Nearly all of the internet giants, including Alphabet (GOOGL) and Microsoft (MSFT), offer cyber protection programs. Microsoft’s security revenues last year were $15 billion – more than any other freestanding company’s.
Pure Plays Among Cybersecurity Stocks
Among more focused opportunities, turn first to the largest such stock, Palo Alto Networks (PANW), with a market capitalization (shares outstanding times price) of $60 billion. Since NotPetya, revenues have tripled, and the company’s share price has more than quadrupled.
Palo Alto is known for its firewalls, which inspect internet traffic and protect against viruses, spyware and data leakage – as well as identify vulnerabilities. Like many cybersecurity stocks, Palo Alto is still unprofitable. But you’re buying a future in which what the company sells is an absolute necessity. (Stocks I like are in bold; data are as of April 8.)
Another larger cybersecurity company, Fortinet (FTNT), offers a wide range of tools, including intrusion-prevention and anti-malware software. Fortinet’s sales spiked 29% last year, and it made a small profit. Shares have risen nearly 20% since the war in Ukraine began, and the stock’s price-earnings ratio is 68, based on analysts’ forecasts for earnings for the year ahead.
Also among the larger companies is CrowdStrike (CRWD), which is especially adept at protecting endpoints – that is, devices such as smartphones and workstations that communicate with broader corporate networks. CrowdStrike’s revenue, nearly all of it from recurring subscriptions, soared 66% for the fiscal year ending January 2022. The stock has risen accordingly, but it is still worth a close look.
A recent update of the cybersecurity industry by securities firm Needham & Co. identifies Tenable Holdings (TENB) as the best way to play the convergence of information technology and operational technology.
For many firms, information technology, housed in the firm’s own computer systems or in the cloud, drives operational technology, or the functioning of its machines and other physical assets. This convergence is great for business, but it also leaves a company open to catastrophic attack. Tenable is unprofitable, and its market cap is more than 10 times its sales. But I view the risk as worth taking.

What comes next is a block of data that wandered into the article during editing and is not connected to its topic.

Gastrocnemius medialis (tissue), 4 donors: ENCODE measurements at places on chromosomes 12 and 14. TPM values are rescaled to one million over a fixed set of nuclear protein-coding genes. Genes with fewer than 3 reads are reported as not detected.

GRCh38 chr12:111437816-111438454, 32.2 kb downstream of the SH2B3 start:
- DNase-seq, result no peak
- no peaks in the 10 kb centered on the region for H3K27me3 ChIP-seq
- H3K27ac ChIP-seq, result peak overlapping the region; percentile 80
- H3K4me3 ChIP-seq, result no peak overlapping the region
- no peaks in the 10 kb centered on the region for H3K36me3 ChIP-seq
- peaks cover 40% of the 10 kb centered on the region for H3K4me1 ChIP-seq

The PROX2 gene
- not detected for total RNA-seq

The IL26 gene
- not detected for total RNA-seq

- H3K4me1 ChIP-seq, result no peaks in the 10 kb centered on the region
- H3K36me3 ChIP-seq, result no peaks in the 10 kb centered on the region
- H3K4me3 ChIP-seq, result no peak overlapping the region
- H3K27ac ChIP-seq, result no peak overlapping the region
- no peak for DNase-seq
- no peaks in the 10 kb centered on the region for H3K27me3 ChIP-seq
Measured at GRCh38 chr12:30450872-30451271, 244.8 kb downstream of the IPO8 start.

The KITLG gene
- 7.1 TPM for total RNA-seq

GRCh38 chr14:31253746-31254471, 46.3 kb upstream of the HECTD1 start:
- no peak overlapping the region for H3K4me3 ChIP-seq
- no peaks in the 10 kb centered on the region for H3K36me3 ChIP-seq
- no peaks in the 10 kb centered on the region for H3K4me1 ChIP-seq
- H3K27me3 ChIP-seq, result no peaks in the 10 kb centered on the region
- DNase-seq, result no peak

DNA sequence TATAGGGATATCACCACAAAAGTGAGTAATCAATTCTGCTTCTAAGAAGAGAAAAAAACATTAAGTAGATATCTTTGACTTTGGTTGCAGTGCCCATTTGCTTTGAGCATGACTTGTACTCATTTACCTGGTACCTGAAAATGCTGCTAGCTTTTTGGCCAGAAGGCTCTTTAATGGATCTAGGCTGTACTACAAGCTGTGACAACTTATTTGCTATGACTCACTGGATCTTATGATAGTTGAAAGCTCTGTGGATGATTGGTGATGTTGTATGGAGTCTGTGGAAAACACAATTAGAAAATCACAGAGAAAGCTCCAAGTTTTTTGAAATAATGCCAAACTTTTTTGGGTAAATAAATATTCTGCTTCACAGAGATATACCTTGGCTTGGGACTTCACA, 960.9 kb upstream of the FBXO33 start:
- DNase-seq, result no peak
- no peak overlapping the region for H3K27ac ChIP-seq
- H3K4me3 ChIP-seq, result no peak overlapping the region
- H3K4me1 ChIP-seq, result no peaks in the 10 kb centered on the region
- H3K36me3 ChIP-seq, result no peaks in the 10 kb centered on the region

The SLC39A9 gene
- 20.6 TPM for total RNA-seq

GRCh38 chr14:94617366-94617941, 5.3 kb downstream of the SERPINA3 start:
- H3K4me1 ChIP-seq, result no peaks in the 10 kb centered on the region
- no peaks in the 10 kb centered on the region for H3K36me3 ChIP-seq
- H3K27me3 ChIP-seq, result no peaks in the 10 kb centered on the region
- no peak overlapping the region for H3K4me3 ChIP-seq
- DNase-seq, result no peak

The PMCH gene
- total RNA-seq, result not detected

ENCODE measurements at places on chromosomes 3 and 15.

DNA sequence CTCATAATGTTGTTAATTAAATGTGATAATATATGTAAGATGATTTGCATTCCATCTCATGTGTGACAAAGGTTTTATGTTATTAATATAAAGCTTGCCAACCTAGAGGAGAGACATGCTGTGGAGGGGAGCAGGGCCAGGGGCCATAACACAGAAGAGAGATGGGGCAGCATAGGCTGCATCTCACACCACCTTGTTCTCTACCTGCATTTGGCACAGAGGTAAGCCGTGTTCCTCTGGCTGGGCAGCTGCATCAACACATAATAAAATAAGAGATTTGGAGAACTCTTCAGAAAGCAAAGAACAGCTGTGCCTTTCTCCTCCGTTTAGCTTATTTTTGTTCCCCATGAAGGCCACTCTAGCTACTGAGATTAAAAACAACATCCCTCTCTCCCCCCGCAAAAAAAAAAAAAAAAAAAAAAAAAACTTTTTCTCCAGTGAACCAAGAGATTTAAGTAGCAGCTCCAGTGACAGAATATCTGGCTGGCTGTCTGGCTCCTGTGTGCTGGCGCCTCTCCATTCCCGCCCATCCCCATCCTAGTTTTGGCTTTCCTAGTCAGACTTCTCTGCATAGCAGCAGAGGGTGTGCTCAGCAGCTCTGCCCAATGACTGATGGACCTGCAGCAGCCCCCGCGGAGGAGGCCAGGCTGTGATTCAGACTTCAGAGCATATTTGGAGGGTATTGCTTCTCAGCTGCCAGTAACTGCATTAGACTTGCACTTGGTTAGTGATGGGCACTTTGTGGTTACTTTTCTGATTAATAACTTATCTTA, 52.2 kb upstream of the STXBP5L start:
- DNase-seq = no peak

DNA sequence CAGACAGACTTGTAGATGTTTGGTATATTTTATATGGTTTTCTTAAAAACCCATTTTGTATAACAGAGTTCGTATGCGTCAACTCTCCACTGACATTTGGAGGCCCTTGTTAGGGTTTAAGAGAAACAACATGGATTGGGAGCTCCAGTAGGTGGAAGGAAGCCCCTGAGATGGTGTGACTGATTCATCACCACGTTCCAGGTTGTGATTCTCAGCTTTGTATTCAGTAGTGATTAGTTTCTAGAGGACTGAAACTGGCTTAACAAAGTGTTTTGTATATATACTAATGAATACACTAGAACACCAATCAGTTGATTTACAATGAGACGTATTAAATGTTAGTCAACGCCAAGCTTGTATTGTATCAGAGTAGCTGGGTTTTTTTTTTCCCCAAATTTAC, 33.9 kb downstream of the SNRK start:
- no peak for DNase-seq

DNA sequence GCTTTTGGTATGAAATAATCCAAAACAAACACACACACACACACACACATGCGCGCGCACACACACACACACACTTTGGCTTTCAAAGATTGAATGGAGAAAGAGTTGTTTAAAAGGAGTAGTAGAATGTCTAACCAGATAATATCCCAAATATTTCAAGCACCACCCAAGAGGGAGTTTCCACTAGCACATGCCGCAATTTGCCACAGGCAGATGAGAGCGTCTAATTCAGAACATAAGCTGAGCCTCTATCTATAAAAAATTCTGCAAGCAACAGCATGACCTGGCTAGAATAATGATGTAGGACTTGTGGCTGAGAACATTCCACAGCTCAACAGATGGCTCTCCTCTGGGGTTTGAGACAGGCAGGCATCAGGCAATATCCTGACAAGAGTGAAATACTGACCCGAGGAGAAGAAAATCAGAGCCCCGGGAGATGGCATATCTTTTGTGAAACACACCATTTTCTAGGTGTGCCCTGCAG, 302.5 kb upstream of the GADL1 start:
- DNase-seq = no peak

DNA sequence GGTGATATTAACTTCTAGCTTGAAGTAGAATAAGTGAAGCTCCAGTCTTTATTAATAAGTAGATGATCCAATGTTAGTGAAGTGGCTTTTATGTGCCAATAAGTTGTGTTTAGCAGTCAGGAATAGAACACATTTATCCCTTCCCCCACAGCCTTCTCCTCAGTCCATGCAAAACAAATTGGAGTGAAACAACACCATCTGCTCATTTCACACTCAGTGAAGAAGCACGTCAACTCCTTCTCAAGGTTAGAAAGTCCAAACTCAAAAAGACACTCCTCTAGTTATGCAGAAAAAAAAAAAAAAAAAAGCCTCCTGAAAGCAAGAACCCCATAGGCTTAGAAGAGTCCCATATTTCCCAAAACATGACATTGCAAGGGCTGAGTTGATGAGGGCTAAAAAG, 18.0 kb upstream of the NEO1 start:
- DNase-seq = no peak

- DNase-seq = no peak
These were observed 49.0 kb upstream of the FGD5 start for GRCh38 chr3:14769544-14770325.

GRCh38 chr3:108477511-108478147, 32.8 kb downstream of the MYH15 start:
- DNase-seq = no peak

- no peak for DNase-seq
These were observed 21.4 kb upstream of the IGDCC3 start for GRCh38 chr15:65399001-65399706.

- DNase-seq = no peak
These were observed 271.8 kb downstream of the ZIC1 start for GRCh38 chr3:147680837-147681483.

Tenable is also a potential takeover candidate in a sector that is consolidating. NortonLifeLock (NLOK), a powerhouse on the consumer side of cybersecurity, is awaiting regulatory approvals to complete its merger with Avast, a firm based in the Czech Republic that focuses on protecting small businesses. Norton has a solid franchise and provides good balance to faster-growing, more-expensive companies in the sector. Norton trades at a P/E of just 14.
Other companies I like (all have a market cap between $4 billion and $6 billion) include KnowBe4 (KNBE), whose shares are still about one-third below their all-time high; SailPoint Technologies Holdings (SAIL), which specializes in identity security; and Qualys (QLYS), with sales up nearly 50% over the past three years.
Among exchange-traded funds, consider Global X Cybersecurity (BUG), with an expense ratio of 0.5%. In 2020, its first full year, it returned 70.8%, and it gained another 13% in 2021. It’s breaking even so far in 2022. Palo Alto, Fortinet, CrowdStrike, Tenable, NortonLifeLock and Qualys are holdings, so the ETF provides a handy way to buy some of my favorites.
James K. Glassman chairs Glassman Advisory, A public-affairs consulting firm. He does not write about his clients. His most recent book is Safety Net: The Strategy for De-Risking Your Investments in a Time of Turbulence. Of the stocks mentioned, he owns Microsoft. reach him at James_Glassman@kiplinger.com.